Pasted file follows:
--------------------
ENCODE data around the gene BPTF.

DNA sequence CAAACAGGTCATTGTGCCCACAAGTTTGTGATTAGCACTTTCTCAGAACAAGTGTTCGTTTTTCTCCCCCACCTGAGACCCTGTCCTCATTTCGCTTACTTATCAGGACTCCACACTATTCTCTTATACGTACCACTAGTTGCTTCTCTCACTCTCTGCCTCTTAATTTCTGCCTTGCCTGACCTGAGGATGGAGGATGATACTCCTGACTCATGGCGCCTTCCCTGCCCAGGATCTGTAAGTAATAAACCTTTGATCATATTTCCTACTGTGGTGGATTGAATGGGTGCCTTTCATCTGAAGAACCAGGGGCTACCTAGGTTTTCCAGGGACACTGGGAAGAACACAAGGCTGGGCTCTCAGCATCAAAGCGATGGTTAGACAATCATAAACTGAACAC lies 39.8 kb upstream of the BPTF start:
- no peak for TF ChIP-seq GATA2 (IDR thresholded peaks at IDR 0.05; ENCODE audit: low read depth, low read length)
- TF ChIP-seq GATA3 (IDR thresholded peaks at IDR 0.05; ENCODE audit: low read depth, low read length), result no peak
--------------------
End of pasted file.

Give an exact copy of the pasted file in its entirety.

ENCODE data around the gene BPTF.

DNA sequence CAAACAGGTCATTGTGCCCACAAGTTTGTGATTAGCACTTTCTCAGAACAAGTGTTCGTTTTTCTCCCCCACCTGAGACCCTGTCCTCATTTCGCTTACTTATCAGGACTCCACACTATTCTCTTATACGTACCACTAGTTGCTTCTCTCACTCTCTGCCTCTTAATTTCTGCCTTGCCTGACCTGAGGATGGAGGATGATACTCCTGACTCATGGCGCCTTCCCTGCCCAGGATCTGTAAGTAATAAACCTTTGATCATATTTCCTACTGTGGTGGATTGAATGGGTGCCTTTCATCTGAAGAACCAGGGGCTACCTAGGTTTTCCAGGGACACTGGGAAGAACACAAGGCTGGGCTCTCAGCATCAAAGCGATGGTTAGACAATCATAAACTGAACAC lies 39.8 kb upstream of the BPTF start:
- no peak for TF ChIP-seq GATA2 (IDR thresholded peaks at IDR 0.05; ENCODE audit: low read depth, low read length)
- TF ChIP-seq GATA3 (IDR thresholded peaks at IDR 0.05; ENCODE audit: low read depth, low read length), result no peak